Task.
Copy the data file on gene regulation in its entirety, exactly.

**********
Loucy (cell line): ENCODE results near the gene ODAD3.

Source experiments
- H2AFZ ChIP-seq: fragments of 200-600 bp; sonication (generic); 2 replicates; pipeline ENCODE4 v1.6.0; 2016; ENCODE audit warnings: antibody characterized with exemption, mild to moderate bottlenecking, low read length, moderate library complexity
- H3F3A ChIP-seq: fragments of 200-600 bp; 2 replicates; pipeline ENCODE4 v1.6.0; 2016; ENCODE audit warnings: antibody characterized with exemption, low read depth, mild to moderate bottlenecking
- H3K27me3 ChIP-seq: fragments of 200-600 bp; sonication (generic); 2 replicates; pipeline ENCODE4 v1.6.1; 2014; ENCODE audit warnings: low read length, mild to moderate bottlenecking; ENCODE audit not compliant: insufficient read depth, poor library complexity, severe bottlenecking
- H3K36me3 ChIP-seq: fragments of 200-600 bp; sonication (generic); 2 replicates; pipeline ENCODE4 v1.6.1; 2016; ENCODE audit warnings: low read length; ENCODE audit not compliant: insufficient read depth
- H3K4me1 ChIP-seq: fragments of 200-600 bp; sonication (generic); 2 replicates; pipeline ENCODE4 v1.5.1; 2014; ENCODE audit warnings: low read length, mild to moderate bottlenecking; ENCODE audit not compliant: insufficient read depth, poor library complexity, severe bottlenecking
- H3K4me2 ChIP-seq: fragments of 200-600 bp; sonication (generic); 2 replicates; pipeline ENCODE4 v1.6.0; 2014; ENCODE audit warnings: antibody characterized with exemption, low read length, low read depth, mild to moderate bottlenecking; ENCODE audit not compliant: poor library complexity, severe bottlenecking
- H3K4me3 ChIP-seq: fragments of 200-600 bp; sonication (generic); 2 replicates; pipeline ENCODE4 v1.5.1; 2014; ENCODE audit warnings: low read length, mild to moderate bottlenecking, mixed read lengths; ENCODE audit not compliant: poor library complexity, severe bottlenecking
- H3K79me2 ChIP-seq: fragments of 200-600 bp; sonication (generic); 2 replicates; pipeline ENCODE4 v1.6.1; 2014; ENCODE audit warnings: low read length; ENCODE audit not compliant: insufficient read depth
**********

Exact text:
Loucy (cell line): ENCODE results near the gene ODAD3.

Source experiments
- H2AFZ ChIP-seq: fragments of 200-600 bp; sonication (generic); 2 replicates; pipeline ENCODE4 v1.6.0; 2016; ENCODE audit warnings: antibody characterized with exemption, mild to moderate bottlenecking, low read length, moderate library complexity
- H3F3A ChIP-seq: fragments of 200-600 bp; 2 replicates; pipeline ENCODE4 v1.6.0; 2016; ENCODE audit warnings: antibody characterized with exemption, low read depth, mild to moderate bottlenecking
- H3K27me3 ChIP-seq: fragments of 200-600 bp; sonication (generic); 2 replicates; pipeline ENCODE4 v1.6.1; 2014; ENCODE audit warnings: low read length, mild to moderate bottlenecking; ENCODE audit not compliant: insufficient read depth, poor library complexity, severe bottlenecking
- H3K36me3 ChIP-seq: fragments of 200-600 bp; sonication (generic); 2 replicates; pipeline ENCODE4 v1.6.1; 2016; ENCODE audit warnings: low read length; ENCODE audit not compliant: insufficient read depth
- H3K4me1 ChIP-seq: fragments of 200-600 bp; sonication (generic); 2 replicates; pipeline ENCODE4 v1.5.1; 2014; ENCODE audit warnings: low read length, mild to moderate bottlenecking; ENCODE audit not compliant: insufficient read depth, poor library complexity, severe bottlenecking
- H3K4me2 ChIP-seq: fragments of 200-600 bp; sonication (generic); 2 replicates; pipeline ENCODE4 v1.6.0; 2014; ENCODE audit warnings: antibody characterized with exemption, low read length, low read depth, mild to moderate bottlenecking; ENCODE audit not compliant: poor library complexity, severe bottlenecking
- H3K4me3 ChIP-seq: fragments of 200-600 bp; sonication (generic); 2 replicates; pipeline ENCODE4 v1.5.1; 2014; ENCODE audit warnings: low read length, mild to moderate bottlenecking, mixed read lengths; ENCODE audit not compliant: poor library complexity, severe bottlenecking
- H3K79me2 ChIP-seq: fragments of 200-600 bp; sonication (generic); 2 replicates; pipeline ENCODE4 v1.6.1; 2014; ENCODE audit warnings: low read length; ENCODE audit not compliant: insufficient read depth